Crucifixion (John 19)

In the ancient world crucifixion was seen as a particularly disgraceful and grievous form of execution. Assyrian battle reliefs depict a precursor to crucifixion – impaling victims on poles outside the walls of conquered cities. The Persians made widespread use of crucifixion, although sometimes the crucifixion took place only after the victim had been executed by other means (Herodotus, Histories 3.125.2-3). There are also reports that crucifixion was used by peoples as varied as the Assyrians, Scythians, Celts, Britons and inhabitants of India, although the reliability of some of these accounts is questionable. Common to most of these cultures was the perspective that crucifixion was a form of execution reserved for the worst offenders, as well as for slaves.

The practice of crucifixion became widespread under Alexander the Great (356-323 B.C.=. It became the common form of execution for traitors, defeated armies and rebellious slaves. Later, under the Roman Empire, only non-citizens. lower class Romans and violent offenders could be crucified. The only possible exceptions were in cases of high treason or desertion during wartime. Slaves were particularly vulnerable to the imposition of crucifixion. Latin literaure reflects the dread slaves felt at the prospect of this fate. It was officially accepted as the most painful and disgraceful form of capital punishment, more so than decapitation, being thrown to wild animals or even being burned alive. For these reasons the heinous penalty was often imposed upon foreigners who were seen as threats to Roman rule.

There are also accounts of crucifixion being practiced among Jews. Josephus wrote that Sadducean high priest Alexander Janneus (in office from 103 to 76 B.C.) committed the following atrocity against his enemies, the Pharisees. “While dining in a conspicuous place with his concubines, he commanded that about 800 of them be crucified, and while they were still alive before their eyes he had the throats of their children and wives cut” (Josephus, Antiquities 13.14.2).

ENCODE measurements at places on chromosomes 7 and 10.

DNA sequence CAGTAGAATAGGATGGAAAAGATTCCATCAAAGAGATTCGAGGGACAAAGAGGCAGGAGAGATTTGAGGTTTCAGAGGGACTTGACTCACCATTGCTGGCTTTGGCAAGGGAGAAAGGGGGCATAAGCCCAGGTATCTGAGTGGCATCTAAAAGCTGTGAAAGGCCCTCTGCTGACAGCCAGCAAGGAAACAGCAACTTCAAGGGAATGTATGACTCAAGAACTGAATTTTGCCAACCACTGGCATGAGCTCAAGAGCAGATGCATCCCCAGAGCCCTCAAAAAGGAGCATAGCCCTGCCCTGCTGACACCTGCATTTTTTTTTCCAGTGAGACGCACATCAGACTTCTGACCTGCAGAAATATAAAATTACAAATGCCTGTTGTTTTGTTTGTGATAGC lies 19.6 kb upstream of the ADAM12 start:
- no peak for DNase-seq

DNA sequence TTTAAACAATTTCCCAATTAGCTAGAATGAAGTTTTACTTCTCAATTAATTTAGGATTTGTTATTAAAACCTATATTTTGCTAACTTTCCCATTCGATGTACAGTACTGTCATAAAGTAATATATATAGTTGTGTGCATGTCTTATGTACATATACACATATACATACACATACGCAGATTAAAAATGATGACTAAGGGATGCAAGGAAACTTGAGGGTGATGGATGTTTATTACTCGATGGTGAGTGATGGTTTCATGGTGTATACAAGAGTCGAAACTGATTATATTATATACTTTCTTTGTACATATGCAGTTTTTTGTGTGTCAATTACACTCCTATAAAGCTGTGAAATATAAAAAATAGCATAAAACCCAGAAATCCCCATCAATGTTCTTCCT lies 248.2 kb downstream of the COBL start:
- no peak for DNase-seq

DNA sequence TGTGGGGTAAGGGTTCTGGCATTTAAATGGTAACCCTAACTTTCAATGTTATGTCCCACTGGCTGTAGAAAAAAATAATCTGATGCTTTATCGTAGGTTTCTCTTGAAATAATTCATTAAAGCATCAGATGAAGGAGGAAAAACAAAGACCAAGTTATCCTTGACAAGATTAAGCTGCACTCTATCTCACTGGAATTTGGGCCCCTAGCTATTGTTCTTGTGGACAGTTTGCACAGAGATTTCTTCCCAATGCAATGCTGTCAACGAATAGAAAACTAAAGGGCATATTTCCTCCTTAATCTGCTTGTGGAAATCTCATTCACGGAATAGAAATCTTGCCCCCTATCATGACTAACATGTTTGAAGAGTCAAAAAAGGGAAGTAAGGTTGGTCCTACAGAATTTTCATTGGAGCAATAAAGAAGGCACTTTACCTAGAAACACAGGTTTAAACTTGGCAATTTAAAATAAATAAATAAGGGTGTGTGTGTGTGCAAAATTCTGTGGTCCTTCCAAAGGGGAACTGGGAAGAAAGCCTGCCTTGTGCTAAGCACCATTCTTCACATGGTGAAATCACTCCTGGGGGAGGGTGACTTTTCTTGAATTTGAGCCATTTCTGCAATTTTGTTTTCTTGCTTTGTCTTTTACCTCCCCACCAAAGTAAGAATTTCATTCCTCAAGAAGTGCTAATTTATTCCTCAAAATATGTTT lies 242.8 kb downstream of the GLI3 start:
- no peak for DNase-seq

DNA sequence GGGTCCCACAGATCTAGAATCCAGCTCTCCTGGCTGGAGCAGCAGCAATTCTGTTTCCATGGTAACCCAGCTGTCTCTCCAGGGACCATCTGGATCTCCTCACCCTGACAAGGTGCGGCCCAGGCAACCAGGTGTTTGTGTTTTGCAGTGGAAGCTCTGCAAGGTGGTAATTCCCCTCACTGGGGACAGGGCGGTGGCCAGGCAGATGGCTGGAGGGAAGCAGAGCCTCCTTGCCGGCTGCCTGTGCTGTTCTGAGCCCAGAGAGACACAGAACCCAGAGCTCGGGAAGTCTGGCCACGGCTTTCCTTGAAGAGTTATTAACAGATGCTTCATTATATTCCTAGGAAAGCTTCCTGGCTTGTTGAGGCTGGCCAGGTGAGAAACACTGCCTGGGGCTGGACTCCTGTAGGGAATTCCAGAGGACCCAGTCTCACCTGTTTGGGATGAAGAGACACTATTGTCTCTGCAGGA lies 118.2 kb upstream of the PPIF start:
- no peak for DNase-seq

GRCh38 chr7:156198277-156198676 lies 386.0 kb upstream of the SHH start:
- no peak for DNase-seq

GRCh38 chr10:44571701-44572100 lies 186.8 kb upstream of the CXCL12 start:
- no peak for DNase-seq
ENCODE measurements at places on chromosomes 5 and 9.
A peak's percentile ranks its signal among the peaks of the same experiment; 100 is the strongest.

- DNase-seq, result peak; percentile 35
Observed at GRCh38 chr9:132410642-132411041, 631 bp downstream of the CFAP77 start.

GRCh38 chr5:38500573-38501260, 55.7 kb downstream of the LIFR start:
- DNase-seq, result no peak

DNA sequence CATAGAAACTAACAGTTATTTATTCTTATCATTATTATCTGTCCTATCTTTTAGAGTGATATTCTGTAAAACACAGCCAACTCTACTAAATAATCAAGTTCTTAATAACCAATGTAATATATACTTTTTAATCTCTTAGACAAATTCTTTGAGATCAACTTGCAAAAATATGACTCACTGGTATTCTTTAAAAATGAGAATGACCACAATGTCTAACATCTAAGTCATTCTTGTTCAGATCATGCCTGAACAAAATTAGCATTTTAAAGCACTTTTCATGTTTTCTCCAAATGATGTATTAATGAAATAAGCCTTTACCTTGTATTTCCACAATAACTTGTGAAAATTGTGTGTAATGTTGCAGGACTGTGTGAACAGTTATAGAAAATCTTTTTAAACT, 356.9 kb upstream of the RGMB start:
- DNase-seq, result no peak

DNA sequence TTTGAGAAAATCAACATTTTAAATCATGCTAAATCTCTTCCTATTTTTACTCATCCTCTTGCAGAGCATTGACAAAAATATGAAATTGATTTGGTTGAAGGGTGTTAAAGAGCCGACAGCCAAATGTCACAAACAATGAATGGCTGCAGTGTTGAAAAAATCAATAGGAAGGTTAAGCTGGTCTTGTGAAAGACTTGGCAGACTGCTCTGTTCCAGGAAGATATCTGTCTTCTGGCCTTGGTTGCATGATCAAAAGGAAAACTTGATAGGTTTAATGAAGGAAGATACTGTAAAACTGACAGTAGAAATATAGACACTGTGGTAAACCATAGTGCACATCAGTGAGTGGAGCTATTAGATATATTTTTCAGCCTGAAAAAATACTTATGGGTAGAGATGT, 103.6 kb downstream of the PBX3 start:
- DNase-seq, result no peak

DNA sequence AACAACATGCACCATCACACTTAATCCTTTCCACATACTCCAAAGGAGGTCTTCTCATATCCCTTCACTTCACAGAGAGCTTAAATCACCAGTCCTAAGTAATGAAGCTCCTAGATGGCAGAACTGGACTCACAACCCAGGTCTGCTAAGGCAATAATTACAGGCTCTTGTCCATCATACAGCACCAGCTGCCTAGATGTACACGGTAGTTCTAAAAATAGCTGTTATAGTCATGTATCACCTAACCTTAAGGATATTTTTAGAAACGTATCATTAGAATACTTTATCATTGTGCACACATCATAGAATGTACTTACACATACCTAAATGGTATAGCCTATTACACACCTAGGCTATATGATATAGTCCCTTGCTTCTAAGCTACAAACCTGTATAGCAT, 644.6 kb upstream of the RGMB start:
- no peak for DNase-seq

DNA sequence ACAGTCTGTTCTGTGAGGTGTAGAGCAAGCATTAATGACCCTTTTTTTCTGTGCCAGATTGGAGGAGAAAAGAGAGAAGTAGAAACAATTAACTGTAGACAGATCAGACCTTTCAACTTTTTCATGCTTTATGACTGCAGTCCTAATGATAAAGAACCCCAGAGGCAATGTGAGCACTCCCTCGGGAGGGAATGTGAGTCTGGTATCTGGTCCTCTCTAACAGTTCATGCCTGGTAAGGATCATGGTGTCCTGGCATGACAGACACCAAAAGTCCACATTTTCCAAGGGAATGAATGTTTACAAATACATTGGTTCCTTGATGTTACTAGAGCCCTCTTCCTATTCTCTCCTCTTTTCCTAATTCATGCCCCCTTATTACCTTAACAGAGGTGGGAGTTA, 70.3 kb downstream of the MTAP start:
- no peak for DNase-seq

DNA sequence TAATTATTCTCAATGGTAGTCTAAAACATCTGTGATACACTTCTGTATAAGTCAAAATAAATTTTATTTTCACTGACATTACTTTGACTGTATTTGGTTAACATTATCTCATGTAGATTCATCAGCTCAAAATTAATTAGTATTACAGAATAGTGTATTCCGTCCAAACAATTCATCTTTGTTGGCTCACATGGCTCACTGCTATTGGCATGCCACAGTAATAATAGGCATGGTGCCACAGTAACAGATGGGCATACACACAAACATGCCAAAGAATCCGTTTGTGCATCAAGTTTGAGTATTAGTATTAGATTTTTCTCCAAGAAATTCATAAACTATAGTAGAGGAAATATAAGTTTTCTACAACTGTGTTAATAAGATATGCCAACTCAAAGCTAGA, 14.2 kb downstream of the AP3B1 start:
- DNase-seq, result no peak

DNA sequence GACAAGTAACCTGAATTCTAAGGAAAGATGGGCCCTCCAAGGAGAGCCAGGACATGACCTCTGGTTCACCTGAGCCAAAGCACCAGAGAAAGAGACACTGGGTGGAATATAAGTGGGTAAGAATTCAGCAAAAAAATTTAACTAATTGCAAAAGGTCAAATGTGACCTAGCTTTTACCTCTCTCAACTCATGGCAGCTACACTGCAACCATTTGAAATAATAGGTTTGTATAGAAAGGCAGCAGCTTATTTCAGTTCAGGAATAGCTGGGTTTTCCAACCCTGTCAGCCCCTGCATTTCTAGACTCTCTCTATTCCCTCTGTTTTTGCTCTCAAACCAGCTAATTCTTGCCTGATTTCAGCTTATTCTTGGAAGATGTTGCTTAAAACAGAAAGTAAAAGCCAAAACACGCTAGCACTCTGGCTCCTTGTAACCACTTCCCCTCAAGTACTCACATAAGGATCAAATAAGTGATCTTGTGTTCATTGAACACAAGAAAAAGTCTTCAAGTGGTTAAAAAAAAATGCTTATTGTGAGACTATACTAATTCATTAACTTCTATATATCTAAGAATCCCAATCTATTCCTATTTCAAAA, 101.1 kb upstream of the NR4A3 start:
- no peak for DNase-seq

Victims were often scourged or otherwise tortured prior to crucifixion. Crucifixions were carried out on either a single vertical stake or on a vertical stake with a crossbeam near or on its top. Sometimes blocks were attached to the stake as a seat, footrest or both. Depending upon the presence of these blocks, the victim might linger, alive, for up to three days. The blocks allowed a victim to rest some of his weight, increasing the chance of breathing and proper circulation. Without the blocks a victim’s weight would rest totally upon his arms, which were attached to the crosspiece by ropes, nails or both. This would prohibit breathing and circulation and lead to both brain and heart failure. To end the torture, a victim’s legs could be broken, after which death would quickly follow. Oftentimes the charge against the guilty party would be written out and nailed to the cross above his head. As a deterrent to would-be rebels and criminals, crucifixions were usually carried out in highly visible locations.

During Jesus’ lifetime crucifixion was used by the Romans to exercise and gruesomely display their authority over others. This tortuous execution was viewed by the Jews as a curse from death. Deuteronomy 21:23 states that “anyone who is hung on a tree is under God’s curse“. Documents discovered at Qumran reveal that many Jews of Jesus’ time applied this text to Roman crucifixion. This perspective of crucifixion demonstrates why the apostle Paul wrote that the cross of Christ was “a stumbling block to Jews and foolishness to the Gentiles” (1 Corinthians 1:23). Who would have imagined that the Holy One of God would voluntarily take upon Himself the curse that should have been our? This emblem of shame has thus become the symbol of our salvation.

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